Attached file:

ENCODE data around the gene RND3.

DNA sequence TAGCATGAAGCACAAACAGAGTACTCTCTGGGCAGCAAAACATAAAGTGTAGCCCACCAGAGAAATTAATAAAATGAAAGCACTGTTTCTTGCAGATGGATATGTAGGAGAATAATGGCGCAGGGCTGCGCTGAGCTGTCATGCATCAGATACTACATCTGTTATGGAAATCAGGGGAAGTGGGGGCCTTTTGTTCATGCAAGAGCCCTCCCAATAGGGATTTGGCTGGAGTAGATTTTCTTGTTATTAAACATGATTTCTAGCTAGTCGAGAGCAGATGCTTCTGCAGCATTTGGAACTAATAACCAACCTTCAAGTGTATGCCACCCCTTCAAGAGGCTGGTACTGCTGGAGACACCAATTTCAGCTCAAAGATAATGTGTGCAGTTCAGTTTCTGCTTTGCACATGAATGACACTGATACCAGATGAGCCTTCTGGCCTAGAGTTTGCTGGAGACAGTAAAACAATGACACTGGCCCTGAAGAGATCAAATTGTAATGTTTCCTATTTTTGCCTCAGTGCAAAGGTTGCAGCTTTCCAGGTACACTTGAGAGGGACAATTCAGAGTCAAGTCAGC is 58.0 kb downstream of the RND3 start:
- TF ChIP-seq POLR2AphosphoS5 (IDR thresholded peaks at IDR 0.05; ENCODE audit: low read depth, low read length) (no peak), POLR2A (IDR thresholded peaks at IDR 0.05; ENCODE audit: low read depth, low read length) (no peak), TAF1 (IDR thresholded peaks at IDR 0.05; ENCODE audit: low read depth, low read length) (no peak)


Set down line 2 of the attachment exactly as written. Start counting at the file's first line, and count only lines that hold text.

DNA sequence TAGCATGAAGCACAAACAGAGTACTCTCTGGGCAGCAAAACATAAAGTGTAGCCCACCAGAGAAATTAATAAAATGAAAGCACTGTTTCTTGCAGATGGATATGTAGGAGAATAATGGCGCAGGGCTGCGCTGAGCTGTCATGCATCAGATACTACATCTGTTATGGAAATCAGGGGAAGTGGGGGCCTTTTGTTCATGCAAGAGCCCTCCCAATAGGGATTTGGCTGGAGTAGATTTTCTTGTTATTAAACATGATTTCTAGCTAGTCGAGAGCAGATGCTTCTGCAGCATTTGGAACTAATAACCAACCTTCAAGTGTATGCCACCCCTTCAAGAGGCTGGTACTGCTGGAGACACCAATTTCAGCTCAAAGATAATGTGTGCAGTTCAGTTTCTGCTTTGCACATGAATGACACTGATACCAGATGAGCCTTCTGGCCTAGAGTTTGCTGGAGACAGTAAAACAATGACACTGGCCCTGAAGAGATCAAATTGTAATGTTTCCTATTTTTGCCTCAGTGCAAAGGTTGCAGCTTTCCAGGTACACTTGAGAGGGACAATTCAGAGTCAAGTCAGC is 58.0 kb downstream of the RND3 start: